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From Sandbridge to the Oceanfront: Here’s what’s open at Virginia Beach

You can bring chairs, umbrellas, beach towels and catch some rays or just relax along the shoreline, but maintain 6 feet of distance from those who aren’t family.
You can bring chairs, umbrellas, beach towels and catch some rays or just relax along the shoreline, but maintain 6 feet of distance from those who aren’t family. (Credit Visit Virginia Beach / HANDOUT)

Break out the sunscreen, pack up the sand buckets and (legally) head to Virginia Beach.

From Sandbridge to the Oceanfront and along the Chesapeake Bay, beachgoers can enjoy lounging by the water. The rest of Virginia’s beaches remained closed in mid-June for everything except fitness activities and fishing.

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But take note: This freedom comes with social distancing restrictions to protect against the spread of the coronavirus.

Expect to see a “clean team” disinfecting public restrooms, handrails and other high-touch areas. There also will be new signs along the resort area’s Boardwalk outlining some of the regulations, and dozens of “beach ambassadors” will be out enforcing the restrictions.

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Here’s a guide to help you navigate a safe and fun beach day.

Relaxation: You can bring chairs, umbrellas, beach towels and catch some rays or just relax along the shoreline, but maintain 6 feet of distance from those who aren’t family. Also, limit groups to 10 people.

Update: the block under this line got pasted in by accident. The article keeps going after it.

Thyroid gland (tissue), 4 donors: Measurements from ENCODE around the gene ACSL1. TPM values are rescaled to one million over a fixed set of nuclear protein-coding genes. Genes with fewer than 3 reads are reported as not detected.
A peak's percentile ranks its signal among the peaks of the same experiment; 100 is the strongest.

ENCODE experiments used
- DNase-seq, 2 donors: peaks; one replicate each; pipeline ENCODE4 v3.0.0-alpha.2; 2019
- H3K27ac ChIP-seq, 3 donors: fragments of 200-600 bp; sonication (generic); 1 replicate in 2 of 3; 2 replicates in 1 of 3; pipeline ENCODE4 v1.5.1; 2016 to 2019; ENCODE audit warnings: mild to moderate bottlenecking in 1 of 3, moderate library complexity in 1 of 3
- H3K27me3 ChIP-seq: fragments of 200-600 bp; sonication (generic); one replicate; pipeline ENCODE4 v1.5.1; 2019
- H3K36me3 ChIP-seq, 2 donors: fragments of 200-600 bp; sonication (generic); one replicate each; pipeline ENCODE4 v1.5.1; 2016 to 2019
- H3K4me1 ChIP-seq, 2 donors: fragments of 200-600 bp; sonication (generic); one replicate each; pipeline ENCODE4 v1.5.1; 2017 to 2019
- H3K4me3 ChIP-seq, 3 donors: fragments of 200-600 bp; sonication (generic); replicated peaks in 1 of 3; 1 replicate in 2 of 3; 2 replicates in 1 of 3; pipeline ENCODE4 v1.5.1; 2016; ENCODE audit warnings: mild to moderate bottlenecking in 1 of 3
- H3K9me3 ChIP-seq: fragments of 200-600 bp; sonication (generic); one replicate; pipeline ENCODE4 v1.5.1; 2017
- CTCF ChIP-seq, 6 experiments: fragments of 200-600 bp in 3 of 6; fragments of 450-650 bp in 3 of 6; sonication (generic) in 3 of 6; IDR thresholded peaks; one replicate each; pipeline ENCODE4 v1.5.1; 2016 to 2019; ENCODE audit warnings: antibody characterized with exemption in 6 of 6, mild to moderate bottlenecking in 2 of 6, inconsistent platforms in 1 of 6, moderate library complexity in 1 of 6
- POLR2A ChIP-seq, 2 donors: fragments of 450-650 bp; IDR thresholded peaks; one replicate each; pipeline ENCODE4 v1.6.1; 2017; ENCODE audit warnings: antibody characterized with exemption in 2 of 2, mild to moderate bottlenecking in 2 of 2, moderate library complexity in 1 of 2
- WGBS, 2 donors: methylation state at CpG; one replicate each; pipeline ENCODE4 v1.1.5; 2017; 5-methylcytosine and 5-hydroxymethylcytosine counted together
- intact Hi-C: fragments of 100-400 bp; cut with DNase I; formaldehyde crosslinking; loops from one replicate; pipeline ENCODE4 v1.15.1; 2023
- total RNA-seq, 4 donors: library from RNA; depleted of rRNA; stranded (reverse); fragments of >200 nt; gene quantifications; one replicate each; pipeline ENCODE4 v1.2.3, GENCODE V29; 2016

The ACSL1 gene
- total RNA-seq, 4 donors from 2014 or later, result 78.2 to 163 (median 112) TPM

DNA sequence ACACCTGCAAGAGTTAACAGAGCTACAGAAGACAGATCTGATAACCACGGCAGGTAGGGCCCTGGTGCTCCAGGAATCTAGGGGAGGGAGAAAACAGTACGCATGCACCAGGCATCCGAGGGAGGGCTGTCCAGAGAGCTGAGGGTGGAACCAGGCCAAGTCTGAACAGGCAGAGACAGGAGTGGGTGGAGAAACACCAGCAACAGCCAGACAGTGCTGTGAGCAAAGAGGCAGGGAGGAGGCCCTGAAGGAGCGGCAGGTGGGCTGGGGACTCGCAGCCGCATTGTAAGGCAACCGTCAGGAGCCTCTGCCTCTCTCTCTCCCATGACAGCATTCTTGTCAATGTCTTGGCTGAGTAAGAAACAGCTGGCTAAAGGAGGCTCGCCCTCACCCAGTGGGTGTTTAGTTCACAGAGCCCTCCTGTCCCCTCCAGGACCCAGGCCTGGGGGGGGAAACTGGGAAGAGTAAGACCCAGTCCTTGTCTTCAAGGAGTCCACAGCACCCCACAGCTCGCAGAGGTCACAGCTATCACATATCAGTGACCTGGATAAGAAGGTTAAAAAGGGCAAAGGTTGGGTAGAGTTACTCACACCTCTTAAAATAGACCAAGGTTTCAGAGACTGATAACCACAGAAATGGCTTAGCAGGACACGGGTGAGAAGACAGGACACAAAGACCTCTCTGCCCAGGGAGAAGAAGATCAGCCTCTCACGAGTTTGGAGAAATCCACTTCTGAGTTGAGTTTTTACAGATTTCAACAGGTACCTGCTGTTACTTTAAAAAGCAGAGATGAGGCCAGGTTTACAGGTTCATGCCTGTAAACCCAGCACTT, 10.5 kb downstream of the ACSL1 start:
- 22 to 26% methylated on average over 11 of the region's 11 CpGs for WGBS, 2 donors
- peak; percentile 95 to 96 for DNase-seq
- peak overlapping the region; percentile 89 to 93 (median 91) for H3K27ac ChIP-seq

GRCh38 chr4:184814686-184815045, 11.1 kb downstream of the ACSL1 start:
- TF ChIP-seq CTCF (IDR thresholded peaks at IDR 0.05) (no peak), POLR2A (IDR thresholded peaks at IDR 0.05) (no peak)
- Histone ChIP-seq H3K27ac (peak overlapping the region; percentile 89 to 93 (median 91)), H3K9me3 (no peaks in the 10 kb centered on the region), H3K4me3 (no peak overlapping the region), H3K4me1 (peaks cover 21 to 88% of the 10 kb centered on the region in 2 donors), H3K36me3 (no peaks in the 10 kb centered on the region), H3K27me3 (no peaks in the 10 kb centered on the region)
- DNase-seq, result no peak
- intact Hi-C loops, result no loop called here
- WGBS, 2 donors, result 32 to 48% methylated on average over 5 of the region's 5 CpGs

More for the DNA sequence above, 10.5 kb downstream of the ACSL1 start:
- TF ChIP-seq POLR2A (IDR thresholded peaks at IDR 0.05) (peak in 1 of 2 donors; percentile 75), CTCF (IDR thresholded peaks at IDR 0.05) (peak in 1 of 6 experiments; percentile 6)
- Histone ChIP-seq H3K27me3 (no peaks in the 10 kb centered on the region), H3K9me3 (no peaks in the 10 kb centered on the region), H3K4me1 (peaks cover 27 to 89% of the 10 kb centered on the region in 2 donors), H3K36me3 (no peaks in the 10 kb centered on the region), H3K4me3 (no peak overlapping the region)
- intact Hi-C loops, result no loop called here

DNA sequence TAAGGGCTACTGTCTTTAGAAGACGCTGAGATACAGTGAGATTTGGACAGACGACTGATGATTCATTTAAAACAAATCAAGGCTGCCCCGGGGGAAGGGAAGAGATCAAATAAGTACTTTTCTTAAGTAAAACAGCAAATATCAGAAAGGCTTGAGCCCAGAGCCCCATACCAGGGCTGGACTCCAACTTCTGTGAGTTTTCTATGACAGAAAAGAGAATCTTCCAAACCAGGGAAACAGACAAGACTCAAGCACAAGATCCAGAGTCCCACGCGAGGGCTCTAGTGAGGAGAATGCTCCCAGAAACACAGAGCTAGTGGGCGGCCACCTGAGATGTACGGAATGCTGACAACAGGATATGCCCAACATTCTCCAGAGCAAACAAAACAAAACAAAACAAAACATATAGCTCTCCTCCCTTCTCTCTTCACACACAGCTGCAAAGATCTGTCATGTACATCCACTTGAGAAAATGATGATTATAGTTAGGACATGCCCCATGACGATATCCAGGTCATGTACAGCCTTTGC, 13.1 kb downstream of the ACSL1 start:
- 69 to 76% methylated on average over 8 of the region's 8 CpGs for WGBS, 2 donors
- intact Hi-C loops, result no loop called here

Exercise: Swim, run, skip, jump, do the warrior pose. You’re good to go.

Sports: Group sports, including volleyball, football and frisbee, are still a no-no.

Fishing: Surf fishing from the jetty to 42nd Street is prohibited as of press time. Fishing on other city beaches and from piers is allowed.

Surfing: For sure, dude. But there are restrictions in certain areas. It’s allowed before 10 a.m. and after 6 p.m. on weekends and holidays in the resort area.

Music: As long as you keep it to yourself, you are good to go. Speakers are prohibited.

Coolers: Bringing a few drinks and some food for yourself and your immediate family is fine, but leave the alcohol and large coolers at home. It’s not a party.

Shade: Umbrellas are allowed; just don’t cluster them in groups. You need to leave your camping tent at home.

Entertainment: Don’t expect to hear a band or see a show yet in Oceanfront parks. Entertainment or programming that generates mass gatherings is not permitted.

Playsets: The kiddos will just have to build sandcastles and beg you to join them in the water because the beach playsets will remain closed until further notice. They’re roped off with caution tape.

Pets: This gets complicated, but no more so than previous summers. Dogs are allowed on the Boardwalk between 6 and 10 a.m., and they must be on a leash. No animals are allowed on the beach from Rudee Inlet to 42nd Street at any time. On all other city beaches, dogs are allowed only before 10 a.m. and after 6 p.m. These rules do not apply for guide, hearing and service dogs. Owners are required to clean up their animal’s waste.

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Lifeguards: They’re back on the beach, patrolling some areas on ATVs and on the stands in the resort area. They’re taking extra precautions to protect themselves from the coronavirus, however, so don’t expect them to get very close to people.

Parking: You might want to think about going early. Parking is hard to come by even when there isn’t a pandemic. The city is limiting parking garages and surface lots to 50% capacity.

Now, go have some fun.

Stacy Parker, 757-222-5125, stacy.parker@pilotonline.com

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